Evidence was adduced showing the year 1970 was a bad year for all Linn County farmers. Indeed the office manager for the Linn County Agricultural Soil Conservation Service indicated for the years 1970, 1971 and 1972 the average corn yields were 60 bushels per acre in Linn County. However, the Gowings attributed their bountiful 1963-1965 harvest to "narrow row" farming which they contend increased their productivity far above the average farmer.
The Gowings filed their suit in April of 1972. They allege violation of K.S.A. 24-105 which reads in part:
"It shall be unlawful for a landowner or proprietor to construct or maintain a dam or levee which has the effect of obstructing or collecting and discharging with increased force and volume the flow of surface water to the damage of the adjacent owner or proprietor; . . . Provided, That the provisions of this section shall apply only to lands used for agricultural purposes and highways lying wholly outside the limits of any incorporated city. . . ."
They also allege violation of K.S.A. 82a-301 which reads in part:
"From and after the passage of this act, it shall be unlawful for any person or persons, partnership, association, corporation, county, city, town, or township to construct any dam or other water obstruction; or to make or construct, or permit to be made or constructed, any change therein or addition thereto; or to make, or permit to be made, any change in or addition to any existing water obstruction; or in any manner to change or diminish the course, current, or cross section of any stream within this state without the consent or permit of the chief engineer of the division of water resources, in writing, previously obtained, upon written application to said chief engineer therefor. . . ."
Neither K.S.A. 24-101a, et seq., nor K.S.A. 82a-301, et seq., which the parties cite, contains a special statute of limitations. Therefore a two year statute of limitations applies. K.S.A. 1975 Supp. 60-513 (4) reads:
"The following actions shall be brought within two (2) years:
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"(4) An action for injury to the rights of another, not arising on contract, and not herein enumerated.
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"The cause of action in this section shall not be deemed to have accrued until the act giving rise to the cause of action first causes substantial injury, or, if the fact of injury is not reasonably ascertainable until some time after the initial act, then the period of limitation shall not commence until the fact of injury becomes reasonably ascertainable to the injured party, but in no event shall the period be extended more than ten (10) years beyond the time of the act giving rise to the cause of action."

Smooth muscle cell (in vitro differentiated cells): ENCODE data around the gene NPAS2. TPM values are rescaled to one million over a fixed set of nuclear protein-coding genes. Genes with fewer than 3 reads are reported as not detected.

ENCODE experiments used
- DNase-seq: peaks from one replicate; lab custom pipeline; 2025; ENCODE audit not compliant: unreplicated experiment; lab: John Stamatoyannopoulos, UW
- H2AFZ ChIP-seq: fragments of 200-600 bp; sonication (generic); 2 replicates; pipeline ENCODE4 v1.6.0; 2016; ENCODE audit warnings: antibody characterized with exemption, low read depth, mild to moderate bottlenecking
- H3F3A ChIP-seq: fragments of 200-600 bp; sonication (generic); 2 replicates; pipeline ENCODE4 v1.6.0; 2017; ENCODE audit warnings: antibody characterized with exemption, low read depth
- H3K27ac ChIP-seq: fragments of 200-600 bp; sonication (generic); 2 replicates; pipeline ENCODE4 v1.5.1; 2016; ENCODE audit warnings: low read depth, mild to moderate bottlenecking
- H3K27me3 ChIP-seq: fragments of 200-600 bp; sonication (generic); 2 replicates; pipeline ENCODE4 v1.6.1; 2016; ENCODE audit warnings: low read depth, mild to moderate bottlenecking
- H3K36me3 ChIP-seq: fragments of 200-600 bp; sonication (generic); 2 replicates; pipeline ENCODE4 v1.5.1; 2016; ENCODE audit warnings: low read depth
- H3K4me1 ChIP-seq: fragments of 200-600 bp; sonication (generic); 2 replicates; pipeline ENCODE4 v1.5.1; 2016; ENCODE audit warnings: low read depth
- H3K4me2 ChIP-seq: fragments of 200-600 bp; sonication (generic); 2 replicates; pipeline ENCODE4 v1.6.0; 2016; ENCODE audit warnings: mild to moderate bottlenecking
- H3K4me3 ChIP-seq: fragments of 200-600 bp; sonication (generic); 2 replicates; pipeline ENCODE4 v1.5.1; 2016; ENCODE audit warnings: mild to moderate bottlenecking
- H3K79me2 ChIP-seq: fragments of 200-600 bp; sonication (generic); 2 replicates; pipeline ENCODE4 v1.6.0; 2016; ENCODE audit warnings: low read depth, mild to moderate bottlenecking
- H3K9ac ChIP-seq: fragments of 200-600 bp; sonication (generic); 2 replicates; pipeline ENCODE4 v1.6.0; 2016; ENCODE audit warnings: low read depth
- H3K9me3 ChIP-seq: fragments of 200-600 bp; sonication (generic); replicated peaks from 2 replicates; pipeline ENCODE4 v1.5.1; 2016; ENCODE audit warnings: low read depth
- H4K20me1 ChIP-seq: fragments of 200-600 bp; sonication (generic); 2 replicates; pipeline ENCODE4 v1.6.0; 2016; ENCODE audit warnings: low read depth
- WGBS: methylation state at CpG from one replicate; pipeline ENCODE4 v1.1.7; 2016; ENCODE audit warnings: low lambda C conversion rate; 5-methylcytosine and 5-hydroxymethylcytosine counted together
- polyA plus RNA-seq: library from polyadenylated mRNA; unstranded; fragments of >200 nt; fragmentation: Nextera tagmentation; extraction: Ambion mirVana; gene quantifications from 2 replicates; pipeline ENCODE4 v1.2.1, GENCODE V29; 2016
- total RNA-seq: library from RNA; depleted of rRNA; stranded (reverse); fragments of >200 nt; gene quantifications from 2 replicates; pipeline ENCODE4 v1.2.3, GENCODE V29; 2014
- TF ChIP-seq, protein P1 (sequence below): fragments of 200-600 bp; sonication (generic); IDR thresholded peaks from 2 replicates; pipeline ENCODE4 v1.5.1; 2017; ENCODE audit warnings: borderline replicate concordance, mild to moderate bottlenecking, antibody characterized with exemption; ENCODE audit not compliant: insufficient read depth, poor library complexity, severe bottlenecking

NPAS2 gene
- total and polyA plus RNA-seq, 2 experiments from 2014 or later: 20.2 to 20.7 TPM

Basically the appellants argue Tommy Gowing was aware of the obstruction in 1965, and certainly by 1967 at the latest. Thus the appellants argue the 1972 suit is barred. In support of their argument the appellants point to 1965 when the timber clearing was being done by Elmer Rhoades and John Cornett. At that time Tommy Gowing complained about what was being done. Mr. Gowing told John Cornett he was messing up the drainage. About a week after the timber clearing, Mr. Gowing went on the McCandlesses' property and attempted to burn out the bulldozer crossing made of trees and covered with dirt. Mr. Gowing's testimony indicated he believed the water would be able to run through the obstructed watercourse for a year or so before the obstructions settled and the accumulation of silt began.
Patricia Gowing testified the corn yield dropped from 184 bushels per acre in 1963-1965 to 121 bushels per acre in 1966 and to 40 bushels in 1967.
The rule of law involved on this appeal is one normally encountered where damages occur when water overflows agricultural land. On this general subject our decisions are conflicting. In Henderson v. Talbott, 175 Kan. 615, 266 P.2d 273, the court recognized:
"The question when a cause of action for damages because of overflow of land accrues is one beset with difficulties, and which the authorities are in great conflict and exhibit considerable confusion. This is true even in our own jurisdiction where it must be admitted there is some contrariety in our decisions." (p. 620.)
No attempt will be made in this opinion to venture into the thicket of Kansas cases beginning from statehood. Our recent decisions establish a trend in the law which controls our decision herein.
When this case went to trial the plaintiffs were not seeking to recover permanent damages to their land occasioned by the obstructions placed in the watercourse on the defendants' land. The posture of the case here presented is one in which the plaintiffs seek to recover temporary damages arising from the maintenance of obstructions in the watercourse on the defendants' land (alleged in the petition to be a continuing nuisance), and limit the recovery they seek to damages to their crops, sustained within two years prior to the filing of their petition, and punitive damages.
Where the injury or wrong is classified by the courts not as original or permanent, but as temporary, transient, recurring, continuing or consequential in nature, it has been held that the limitation period starts to run only when the plaintiffs' land or crops are actually harmed by overflow, and for purposes of the statute of limitations, each injury causes a new cause of action to accrue, at least until the injury becomes permanent. ( Henderson v. Talbott, supra; Simon v. Neises, 193 Kan. 343, 348, 395 P.2d 308; Annot., 5 A.L.R.2d 302 ; and 78 Am.Jur.2d, Waters, § 367, p. 800.) This rule is especially applicable if the situation involves other elements of uncertainty, such as the possibility or likelihood of the alteration or abatement of the causative condition, or uncertainty in regard to the future use or improvement of the land, so as to prevent a reasonably accurate estimate of future damages. ( Henderson v. Talbott, supra at 621.)